• Some countries seem to favour some of the affiliation switch models, as e.g. for India and Turkey where the large majority of cases were Model 3, while in most cases in Italy or Spain the affiliation switches followed Model 1.
  • We highlight some cases of universities, whose position in the ShanghaiRanking’s ARWU has been affected by potential gaming practices of Saudi Arabian universities. We show how lower ranked universities with few HCRs can be deeply affected with changes of ranks of over 100 places.

This report, together with the investigations by journalists, brings to light specific cases of questionable affiliation practices by around 1% of researchers within a single list representing 0.1% of all researchers in the world. While this might sound very anecdotal, it touches upon the heart of a broad range of topics, which are subject to ongoing debate in the field of research: research integrity, research quality assessment, relevance of rankings and scientometric indicators, or precarity of academic research careers. And all of this is set within a wider context of geopolitical influence, use of soft power, and competition for talent.

Gaming practices and misleading affiliations feed suspicions about the reliability of science, and undermine the remarkable work done by most scientists the world over. Correct affiliation practices are one small bit of a general effort to maintain scientific integrity and earn trust in science from both decision makers and the general public.

See the full report

1 ShanghaiRanking’s ARWU includes five other indicators but are far harder for a university to influence: whereas you can hire a Highly Cited Scholar to increase your score in the HiCi indicator, a Nobel Prize must be working in your university when they are awarded the prize for this to count.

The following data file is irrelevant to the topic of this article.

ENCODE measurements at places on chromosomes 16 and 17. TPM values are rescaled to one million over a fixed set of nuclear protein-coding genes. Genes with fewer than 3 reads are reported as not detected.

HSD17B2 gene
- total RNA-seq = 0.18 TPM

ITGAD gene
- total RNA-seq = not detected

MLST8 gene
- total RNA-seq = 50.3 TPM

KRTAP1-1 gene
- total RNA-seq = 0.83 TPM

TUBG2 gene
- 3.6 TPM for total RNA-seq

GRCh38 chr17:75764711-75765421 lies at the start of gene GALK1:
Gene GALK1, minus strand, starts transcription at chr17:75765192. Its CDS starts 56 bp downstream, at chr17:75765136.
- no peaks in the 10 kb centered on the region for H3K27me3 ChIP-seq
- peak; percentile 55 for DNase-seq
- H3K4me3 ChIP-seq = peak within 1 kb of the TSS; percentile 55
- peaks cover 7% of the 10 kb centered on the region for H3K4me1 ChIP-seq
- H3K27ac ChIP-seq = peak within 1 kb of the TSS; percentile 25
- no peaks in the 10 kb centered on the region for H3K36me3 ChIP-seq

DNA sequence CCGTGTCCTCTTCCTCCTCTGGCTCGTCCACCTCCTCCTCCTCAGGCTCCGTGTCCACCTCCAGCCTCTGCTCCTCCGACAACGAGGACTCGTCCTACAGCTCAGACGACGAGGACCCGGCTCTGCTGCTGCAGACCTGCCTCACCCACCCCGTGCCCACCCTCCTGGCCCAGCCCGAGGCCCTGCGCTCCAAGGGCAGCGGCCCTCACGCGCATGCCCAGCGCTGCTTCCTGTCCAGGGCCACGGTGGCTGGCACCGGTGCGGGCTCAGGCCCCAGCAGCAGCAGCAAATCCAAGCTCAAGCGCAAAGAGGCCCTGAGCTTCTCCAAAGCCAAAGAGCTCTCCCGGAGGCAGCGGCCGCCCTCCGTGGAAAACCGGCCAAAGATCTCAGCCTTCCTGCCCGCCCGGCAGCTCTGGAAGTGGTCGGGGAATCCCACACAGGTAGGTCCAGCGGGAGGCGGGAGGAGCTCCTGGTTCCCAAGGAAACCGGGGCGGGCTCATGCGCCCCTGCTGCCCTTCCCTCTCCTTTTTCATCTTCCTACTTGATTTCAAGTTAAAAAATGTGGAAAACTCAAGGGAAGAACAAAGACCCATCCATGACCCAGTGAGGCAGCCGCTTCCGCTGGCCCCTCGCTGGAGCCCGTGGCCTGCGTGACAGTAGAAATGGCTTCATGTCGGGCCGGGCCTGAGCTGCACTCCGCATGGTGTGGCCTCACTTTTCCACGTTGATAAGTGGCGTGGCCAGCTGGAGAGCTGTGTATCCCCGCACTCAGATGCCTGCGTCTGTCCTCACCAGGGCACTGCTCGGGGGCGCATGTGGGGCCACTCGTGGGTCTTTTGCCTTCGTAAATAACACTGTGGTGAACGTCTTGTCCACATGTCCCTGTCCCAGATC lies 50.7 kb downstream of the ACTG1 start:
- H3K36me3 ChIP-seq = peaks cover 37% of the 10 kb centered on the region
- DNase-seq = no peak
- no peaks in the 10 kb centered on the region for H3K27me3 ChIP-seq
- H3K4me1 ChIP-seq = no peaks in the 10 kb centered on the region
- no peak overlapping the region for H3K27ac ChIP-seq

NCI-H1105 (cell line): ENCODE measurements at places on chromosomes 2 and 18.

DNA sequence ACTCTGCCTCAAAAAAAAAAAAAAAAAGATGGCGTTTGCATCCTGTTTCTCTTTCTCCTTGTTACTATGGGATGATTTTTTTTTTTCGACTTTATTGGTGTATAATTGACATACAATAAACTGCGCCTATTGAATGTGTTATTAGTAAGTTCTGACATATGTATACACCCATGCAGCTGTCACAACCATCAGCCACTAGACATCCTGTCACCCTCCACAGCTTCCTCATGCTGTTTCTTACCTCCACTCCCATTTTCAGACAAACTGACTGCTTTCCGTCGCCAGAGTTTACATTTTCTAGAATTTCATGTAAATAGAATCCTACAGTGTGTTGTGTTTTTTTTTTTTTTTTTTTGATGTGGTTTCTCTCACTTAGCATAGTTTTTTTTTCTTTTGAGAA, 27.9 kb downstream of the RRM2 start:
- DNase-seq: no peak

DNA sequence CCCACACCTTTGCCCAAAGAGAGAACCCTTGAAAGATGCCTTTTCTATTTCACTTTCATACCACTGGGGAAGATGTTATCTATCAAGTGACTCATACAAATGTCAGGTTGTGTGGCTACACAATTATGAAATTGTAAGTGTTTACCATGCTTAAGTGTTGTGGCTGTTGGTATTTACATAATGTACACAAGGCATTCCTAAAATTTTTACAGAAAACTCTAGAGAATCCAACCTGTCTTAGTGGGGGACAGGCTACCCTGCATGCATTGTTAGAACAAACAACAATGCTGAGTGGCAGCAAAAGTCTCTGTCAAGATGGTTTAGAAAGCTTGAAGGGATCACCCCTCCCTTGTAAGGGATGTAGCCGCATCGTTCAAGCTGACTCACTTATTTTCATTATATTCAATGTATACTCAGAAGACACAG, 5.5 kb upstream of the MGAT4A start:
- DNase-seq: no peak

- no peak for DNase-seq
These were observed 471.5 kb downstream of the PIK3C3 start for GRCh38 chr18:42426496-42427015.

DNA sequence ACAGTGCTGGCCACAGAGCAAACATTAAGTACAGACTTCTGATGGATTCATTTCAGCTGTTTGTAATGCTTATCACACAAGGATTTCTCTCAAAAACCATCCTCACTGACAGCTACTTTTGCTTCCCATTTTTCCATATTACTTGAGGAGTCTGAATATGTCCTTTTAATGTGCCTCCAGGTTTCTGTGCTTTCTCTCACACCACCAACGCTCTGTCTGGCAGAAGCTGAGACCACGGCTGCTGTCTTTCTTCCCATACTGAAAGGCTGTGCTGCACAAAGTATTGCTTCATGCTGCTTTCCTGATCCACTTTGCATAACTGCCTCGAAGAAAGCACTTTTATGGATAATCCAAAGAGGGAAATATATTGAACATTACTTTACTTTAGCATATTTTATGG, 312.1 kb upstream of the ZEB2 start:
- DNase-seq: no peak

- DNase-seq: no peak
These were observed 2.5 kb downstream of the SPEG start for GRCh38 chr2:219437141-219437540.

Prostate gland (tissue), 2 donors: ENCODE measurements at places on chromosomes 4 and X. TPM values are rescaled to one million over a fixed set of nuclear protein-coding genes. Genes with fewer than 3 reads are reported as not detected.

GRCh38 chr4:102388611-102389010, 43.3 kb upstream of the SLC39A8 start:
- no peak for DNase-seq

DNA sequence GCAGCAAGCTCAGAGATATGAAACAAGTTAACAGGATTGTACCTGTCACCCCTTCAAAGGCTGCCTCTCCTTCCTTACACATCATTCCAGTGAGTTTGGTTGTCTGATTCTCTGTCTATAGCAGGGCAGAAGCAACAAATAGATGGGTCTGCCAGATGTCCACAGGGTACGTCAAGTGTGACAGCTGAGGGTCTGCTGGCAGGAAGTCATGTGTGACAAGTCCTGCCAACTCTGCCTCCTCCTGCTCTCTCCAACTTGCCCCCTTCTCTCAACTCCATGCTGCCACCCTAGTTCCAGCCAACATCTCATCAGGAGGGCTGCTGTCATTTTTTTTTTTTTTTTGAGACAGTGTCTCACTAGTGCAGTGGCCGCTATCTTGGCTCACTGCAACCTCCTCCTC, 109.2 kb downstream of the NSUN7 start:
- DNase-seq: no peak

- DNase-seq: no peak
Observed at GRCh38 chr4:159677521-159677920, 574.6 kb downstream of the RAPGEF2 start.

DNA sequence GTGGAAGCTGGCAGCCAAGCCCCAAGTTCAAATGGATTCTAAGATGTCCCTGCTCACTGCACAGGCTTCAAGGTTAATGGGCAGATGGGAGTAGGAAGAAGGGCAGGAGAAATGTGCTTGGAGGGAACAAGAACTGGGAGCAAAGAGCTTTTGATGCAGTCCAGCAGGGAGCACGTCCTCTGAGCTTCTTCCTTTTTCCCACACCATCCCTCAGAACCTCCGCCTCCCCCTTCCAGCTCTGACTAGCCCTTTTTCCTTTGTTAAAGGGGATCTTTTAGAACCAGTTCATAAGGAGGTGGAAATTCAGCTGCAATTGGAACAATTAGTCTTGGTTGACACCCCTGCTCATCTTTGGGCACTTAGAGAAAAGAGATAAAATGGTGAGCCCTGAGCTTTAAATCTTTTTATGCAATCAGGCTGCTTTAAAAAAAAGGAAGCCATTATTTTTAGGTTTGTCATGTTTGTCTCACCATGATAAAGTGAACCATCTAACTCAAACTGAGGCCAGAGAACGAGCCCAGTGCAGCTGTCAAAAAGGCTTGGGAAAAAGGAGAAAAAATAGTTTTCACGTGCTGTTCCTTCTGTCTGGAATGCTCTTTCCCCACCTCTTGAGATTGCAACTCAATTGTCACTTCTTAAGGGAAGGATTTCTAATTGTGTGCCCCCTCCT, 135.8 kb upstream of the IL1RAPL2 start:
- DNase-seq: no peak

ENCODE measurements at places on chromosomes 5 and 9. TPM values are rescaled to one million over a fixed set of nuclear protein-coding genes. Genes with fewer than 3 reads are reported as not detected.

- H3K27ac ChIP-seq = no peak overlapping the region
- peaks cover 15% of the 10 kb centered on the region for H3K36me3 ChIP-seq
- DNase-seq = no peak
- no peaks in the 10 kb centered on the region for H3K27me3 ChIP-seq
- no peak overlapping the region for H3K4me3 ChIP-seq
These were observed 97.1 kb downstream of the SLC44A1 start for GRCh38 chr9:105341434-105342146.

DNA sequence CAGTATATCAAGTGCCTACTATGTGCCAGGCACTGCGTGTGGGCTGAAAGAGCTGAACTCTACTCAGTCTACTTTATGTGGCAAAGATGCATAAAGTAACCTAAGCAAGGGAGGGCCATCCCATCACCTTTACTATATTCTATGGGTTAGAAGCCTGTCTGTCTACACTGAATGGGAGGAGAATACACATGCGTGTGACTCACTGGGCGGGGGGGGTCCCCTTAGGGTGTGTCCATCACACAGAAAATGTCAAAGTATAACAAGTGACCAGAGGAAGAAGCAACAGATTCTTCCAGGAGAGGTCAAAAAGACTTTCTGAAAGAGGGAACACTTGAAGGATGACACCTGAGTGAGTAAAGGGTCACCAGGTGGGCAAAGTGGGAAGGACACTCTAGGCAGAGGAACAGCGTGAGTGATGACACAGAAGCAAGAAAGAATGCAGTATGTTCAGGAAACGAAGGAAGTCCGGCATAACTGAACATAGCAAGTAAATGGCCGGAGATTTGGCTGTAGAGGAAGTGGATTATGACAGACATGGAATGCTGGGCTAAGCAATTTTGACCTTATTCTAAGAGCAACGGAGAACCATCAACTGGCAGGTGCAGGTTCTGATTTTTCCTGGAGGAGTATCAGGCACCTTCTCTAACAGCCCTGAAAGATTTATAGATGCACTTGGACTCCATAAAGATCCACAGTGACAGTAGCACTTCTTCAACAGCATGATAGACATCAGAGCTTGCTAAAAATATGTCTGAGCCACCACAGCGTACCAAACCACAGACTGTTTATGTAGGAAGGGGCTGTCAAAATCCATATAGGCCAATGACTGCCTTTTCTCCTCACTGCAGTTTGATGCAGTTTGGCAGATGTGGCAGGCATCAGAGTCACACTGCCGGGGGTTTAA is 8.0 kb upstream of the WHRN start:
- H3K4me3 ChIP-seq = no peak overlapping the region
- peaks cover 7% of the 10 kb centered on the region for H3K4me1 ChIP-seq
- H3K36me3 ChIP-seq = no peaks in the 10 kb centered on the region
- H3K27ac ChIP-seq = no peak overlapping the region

2 M.Ansede (18/04/2023), Saudi Arabia pays Spanish scientists to pump up global university rankings. EL PAÍShttps://english.elpais.com/science-tech/2023-04-18/saudi-arabia-pays- spanish-scientists-to-pump-up-global-university-rankings.html

3 M.Ansede (20/04/2023), Un catedrático capta con su empresa tapadera a científicos españoles para que mientan y digan que trabajan en una universidad saudí. EL PAÍS. https://elpais.com/ciencia/2023-04-20/un-catedratico-capta-con-su-empresa-tapadera-a-cientificos-espanoles-para-que-mientan-y-digan-que-trabajan-en-una-universidad-saudi.html

4 EFE (19/04/2023) ^, Universidades investigará malas praxis de científicos con centros saudíes, LA VANGUARDIA.https://www.lavanguardia.com/vida/20230419/8908008/universidades- investigara-malas-praxis-investigadores-centros-saudies.html
M.Ansede (20/04/2023), Los científicos de la institución del químico Damià Barceló piden su suspensión cautelar tras su implicación en el escándalo de la trama saudí. EL PAÍShttps://elpais.com/ciencia/2023-04-27/los-cientificos-de-la-institucion-del-quimico-damia-barcelo-piden-su-suspension-cautelar-tras-su-implicacion-en-el-escandalo-de-la-trama-saudi.html
M.Ansede (20/04/2023),One of the most internationally cited scientists, Ai Koyanagi, forced to renounce her controversial contract with a Saudi university. EL PAÍS.https://english.elpais.com/science-tech/2023-04-20/one-of-the-most-internationally-cited-scientists-ai-koyanagi-forced-to-renounce-her-controversial-contract-with-a-saudi-university.html

5 We underline that we do not take position on the current role of rankings in higher education. Indeed, we agree with many commentators that they have become unduly influential and that their methodologies are often questionable (for more on this, see the section “An issue of Research Integrity?” in our report).